While I was in college the school newspaper was looking for a darkroom technician so I applied.  I had been in several dark rooms but not really in a darkroom but they trained me; taught me how to load and develop film then make prints.  That was cool and really sold me the farm when it came to photography.  A couple of hours with my hands in the "soup" and I was hooked.  Developing other people's film taught me the value of a great exposure, in the camera.  I still only had the little King but I was now shooting B&W with it.  Fun to process and print your own stuff plus I had access to the darkroom and it was essentially free!  I did get to use a Nikon F sometimes that belonged to the school.  I loved that thing except for loading film.  The back and bottom of the camera were one piece and had to be removed to load a roll of film.  What a pain that thing was to use in the field.  If it was raining or the wind was howling (West Texas, remember?) then you could count on having issues.  I promised myself I would not own a Nikon F when I could afford my own cameras.


After graduation, I went and priced cameras and delayed any purchase!  I was newly married and my wife had two more years of college to complete on my dime and I had a school loan to pay off.  Big time income stream though!  Engineers were in demand in 1969 and I was making a whopping $10,000 a year.  Doesn't sound like much now but the average graduate in 1969 was being offered jobs in the $5,000 to $6,000 a year range.  I felt wealthy but I hate debt so we were on a cash only program credit cards not being a big deal back then.  After six months of income stream we had put enough aside to buy a Miranda Sensorex and a 50/1.8 lens or we could wait a  couple more months and buy a better SLR.  The Miranda was rated fairly high in the magazines so rather than wait, I parted with what we had saved and took home the Miranda.  During that first six months of ownership it was in the shop twice.  The third time I got rid of it.  It was one of the worst cameras I had ever been around.  I had a friend headed to Vietnam for 6 weeks so I asked him to buy me a camera.  I gave him a budget of $200 which would land you a good Pentax or Canon SLR back then.  Instead he came home with a lens, a 28mm f/3.5 wide angle lens.  It was a Canon but rather useless without a body to put it on.  I think it cost me $35.


I went to the local camera store and handed the guy my lens and said "I need a camera to fit this."  He must have thought I was nuts.  Off the shelf came a brand new Canon FT-QL SLR body.  It was $150, about what I had paid for the Miranda with a lens.  The store owner told me he would stand behind it for 18 months.  SOLD.  My funds were depleted but I had a good quality SLR and a great wide angle lens.  I shot with that combo for many months before I could buy another lens.  Next I found a great used 200mm f/3.5 telephoto. and again, blew my funds.  Now I had a wide angle and a telephoto to use.  I put them thru the wringer.  Loved the perspective choices I had!  About then Canon announced their new professional model, the F-1.  Sounded cool, much like the race series I liked so how could I go wrong?  I was working at Texas Instruments in Dallas where several people in our group were making trips to Tokyo almost monthly.  One guy I knew well did me a huge favor and brought back a Canon F-1 with a  50mm f/1.4 lens that he bought for me in Tokyo for $225. They were selling here in the USA for almost $300.  That thing was rock solid, felt like the old Nikon F that I used in college but had a regular back on it.  I still own that original F-1 and the 28mm lens.  Both still work, by the way.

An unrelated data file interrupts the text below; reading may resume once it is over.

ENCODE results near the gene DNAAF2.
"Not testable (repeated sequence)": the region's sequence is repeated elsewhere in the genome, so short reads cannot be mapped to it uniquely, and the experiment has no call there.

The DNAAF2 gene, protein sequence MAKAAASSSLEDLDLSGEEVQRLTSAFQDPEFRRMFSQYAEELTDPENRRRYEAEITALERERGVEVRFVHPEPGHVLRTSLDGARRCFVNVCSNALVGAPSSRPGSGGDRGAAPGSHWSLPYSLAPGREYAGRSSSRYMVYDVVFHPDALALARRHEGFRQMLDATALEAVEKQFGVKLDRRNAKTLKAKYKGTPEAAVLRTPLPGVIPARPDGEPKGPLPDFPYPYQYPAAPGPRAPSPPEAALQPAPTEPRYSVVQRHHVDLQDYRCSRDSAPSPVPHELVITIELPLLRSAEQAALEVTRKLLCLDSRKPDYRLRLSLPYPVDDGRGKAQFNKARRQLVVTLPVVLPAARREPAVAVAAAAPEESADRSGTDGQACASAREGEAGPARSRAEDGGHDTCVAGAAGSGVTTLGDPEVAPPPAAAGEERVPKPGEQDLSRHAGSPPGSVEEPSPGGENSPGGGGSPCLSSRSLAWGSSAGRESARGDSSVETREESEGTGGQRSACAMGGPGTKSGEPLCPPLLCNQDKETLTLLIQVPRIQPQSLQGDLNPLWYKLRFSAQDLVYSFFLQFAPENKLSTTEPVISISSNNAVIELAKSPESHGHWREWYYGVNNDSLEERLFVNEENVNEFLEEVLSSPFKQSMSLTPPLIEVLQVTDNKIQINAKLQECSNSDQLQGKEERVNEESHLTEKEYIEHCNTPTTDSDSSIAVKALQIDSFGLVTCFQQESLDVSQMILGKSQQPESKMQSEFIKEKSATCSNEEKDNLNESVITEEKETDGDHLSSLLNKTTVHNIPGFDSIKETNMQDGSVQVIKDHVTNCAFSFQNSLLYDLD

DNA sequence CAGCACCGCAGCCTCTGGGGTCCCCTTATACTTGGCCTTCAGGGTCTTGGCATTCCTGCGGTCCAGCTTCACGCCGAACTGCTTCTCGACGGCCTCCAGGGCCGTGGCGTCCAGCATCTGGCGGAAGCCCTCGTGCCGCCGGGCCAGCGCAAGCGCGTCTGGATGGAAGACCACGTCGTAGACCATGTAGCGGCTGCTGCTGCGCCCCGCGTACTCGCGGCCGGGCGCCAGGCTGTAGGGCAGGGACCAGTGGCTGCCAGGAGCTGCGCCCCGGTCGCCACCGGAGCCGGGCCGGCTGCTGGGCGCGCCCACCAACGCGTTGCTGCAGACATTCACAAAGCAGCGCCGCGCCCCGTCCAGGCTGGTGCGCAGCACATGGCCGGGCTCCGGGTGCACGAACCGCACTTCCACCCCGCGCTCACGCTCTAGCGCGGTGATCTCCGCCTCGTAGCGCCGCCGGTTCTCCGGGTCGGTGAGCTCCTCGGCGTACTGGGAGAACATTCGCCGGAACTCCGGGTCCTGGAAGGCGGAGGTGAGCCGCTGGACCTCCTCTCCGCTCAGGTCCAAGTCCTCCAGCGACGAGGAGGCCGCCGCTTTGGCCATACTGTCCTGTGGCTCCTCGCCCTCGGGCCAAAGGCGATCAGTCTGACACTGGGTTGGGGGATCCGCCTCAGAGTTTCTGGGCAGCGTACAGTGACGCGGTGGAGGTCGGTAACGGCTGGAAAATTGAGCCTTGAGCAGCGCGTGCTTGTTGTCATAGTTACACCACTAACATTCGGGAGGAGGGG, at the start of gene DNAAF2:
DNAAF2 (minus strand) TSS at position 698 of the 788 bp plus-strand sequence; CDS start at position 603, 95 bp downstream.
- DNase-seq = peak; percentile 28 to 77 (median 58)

Cindy and I both took a photography class from Bob Smith in Dallas.  Bob was a magazine and assignment editorial photographer and a great teacher.  I really got to understand the demands of shooting what an editor wanted during that semester.  We also joined the Sierra Club and started going on outings to West Texas, mainly Big Bend National Park.  Backpacking in the desert wilderness of that park opened my eyes to conservation and shooting nature photos.  I carried my F-1 on every trip as well as all three of my lenses!  After every trip there was a slide show gathering of the Dallas Sierra Club group to relive the trip thru images.  Mine always seemed to be the best exposed thanks to my training in college with the newspaper and to the extremely tight tolerance on the shutter speeds of that F-1.  I checked the speeds on a device at the camera store religiously and my F-1 was always, always as close to perfection as any camera they had seen.  The F-1 had one meter system, a spot meter.  I grew to love having a spot meter.  This allowed me to get precise metering on a subject then recompose and shoot.  Years later when I switched to the EOS line of Canon SLR's I was lost.  I didn't trust anything that said the meter was "intelligent" such as Minolta claimed on their cameras and Canon's new line of cameras had several meter modes but none of them were spots!  I had to learn a new meter pattern before I trusted it.  A light meter is dumb as a load of rocks.  You had better know what it is telling you or you are setting yourself up for failure.